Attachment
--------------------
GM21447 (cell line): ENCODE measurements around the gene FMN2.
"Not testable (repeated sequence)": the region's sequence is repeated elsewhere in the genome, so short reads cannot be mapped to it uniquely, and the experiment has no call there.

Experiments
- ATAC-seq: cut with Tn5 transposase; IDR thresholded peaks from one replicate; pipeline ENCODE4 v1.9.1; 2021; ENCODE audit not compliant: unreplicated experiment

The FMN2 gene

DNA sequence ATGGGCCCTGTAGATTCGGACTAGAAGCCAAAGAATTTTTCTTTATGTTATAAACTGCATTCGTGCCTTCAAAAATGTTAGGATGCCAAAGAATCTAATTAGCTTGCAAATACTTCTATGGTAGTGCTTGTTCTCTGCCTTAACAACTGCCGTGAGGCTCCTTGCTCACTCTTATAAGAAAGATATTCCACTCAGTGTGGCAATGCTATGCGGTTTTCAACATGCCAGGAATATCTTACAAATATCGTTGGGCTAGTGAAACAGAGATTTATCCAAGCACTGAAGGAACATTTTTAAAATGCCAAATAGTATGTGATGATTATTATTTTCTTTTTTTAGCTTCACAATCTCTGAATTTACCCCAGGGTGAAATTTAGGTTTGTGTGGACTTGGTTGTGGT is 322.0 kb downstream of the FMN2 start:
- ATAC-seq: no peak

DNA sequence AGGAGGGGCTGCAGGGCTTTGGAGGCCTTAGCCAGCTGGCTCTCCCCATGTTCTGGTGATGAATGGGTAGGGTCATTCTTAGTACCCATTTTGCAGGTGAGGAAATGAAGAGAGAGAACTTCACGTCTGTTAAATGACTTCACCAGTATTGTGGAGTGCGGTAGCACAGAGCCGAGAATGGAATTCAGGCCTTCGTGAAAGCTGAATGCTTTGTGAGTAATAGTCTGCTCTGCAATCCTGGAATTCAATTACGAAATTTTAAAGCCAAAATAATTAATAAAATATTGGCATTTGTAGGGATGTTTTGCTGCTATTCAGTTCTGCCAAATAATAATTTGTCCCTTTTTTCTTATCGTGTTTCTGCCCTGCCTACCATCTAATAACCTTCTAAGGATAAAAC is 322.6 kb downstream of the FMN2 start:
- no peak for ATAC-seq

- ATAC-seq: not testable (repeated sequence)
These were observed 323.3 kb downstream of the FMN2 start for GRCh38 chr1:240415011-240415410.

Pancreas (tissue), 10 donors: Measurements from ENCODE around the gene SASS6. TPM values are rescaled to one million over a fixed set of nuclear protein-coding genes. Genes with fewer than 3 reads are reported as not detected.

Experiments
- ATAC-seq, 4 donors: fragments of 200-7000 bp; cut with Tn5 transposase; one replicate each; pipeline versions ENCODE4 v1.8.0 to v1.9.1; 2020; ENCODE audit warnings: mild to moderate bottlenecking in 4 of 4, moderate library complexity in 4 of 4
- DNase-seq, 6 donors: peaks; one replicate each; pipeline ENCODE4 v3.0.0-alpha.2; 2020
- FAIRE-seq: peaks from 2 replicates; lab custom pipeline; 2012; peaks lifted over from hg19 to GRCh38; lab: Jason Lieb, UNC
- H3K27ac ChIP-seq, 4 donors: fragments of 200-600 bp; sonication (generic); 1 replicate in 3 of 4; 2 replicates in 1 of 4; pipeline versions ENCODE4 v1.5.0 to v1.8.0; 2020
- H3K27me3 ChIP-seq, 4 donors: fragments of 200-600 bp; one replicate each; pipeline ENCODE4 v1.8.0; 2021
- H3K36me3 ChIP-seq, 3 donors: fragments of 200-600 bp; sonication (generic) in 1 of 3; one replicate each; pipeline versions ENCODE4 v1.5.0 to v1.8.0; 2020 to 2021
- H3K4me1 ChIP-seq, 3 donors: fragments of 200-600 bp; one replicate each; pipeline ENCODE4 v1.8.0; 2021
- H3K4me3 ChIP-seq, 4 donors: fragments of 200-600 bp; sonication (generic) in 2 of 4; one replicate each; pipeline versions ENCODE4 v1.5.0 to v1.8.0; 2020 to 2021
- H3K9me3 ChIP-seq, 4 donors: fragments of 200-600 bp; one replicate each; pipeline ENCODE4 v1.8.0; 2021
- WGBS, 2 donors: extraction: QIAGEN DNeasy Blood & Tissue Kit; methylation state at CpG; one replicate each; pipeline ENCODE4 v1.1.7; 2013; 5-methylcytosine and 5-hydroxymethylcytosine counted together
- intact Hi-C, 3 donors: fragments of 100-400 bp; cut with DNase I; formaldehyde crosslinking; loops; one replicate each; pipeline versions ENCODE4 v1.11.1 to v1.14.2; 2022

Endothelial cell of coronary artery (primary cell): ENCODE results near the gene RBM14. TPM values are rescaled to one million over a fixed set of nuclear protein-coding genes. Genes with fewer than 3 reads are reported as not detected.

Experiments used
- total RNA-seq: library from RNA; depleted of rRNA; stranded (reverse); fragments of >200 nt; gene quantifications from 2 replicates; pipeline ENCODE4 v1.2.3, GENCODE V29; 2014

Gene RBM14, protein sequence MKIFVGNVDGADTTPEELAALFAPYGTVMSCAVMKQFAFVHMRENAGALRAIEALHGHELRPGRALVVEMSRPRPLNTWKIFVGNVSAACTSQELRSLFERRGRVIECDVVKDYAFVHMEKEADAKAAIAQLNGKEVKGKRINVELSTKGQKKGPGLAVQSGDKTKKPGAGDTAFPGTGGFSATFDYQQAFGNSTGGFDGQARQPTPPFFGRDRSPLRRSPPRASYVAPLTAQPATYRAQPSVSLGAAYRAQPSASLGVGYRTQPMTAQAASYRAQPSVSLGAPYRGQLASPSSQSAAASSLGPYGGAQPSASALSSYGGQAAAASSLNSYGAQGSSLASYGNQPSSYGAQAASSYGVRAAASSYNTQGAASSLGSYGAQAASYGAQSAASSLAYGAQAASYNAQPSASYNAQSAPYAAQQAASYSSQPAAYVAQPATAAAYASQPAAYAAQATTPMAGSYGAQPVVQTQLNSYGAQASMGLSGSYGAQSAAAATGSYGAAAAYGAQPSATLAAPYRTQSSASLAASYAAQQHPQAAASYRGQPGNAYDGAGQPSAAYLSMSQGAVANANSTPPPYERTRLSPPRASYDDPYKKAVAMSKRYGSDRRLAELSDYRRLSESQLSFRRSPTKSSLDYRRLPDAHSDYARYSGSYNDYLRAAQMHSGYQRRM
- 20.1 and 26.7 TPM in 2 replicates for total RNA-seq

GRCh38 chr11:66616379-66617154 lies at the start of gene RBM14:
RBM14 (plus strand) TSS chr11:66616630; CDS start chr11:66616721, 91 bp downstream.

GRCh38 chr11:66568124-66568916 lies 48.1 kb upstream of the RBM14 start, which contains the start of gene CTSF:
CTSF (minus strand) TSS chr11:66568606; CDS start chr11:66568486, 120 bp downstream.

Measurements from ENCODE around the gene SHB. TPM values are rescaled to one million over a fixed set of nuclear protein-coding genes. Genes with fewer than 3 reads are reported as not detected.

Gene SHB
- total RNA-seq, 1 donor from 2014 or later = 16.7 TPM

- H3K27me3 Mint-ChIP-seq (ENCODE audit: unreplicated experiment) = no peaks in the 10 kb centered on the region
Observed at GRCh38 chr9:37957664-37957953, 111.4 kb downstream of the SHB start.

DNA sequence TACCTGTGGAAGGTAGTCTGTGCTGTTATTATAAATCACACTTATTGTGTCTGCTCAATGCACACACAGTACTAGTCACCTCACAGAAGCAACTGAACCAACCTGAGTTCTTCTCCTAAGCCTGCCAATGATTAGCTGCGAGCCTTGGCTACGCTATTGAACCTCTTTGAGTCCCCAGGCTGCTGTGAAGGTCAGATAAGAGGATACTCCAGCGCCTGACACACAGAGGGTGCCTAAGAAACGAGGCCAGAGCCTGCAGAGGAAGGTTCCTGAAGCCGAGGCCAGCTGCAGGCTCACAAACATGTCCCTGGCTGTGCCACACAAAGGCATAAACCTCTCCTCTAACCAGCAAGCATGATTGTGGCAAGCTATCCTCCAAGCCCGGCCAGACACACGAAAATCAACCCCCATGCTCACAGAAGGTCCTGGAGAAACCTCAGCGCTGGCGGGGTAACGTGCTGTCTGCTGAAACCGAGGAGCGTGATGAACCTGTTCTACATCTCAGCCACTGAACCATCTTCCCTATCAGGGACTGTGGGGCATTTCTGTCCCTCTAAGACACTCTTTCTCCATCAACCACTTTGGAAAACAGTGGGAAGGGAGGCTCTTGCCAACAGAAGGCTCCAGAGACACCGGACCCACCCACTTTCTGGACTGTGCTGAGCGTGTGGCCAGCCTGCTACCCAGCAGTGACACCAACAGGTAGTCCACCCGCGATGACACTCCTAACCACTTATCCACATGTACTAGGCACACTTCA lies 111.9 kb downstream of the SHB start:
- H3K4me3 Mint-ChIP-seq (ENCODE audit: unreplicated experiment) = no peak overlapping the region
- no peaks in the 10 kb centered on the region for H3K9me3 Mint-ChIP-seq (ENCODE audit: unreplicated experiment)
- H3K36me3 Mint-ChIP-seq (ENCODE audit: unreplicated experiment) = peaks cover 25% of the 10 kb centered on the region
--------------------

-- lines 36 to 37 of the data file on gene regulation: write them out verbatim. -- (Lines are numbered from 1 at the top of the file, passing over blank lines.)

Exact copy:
- total RNA-seq, 1 donor from 2014 or later = 16.7 TPM

- H3K27me3 Mint-ChIP-seq (ENCODE audit: unreplicated experiment) = no peaks in the 10 kb centered on the region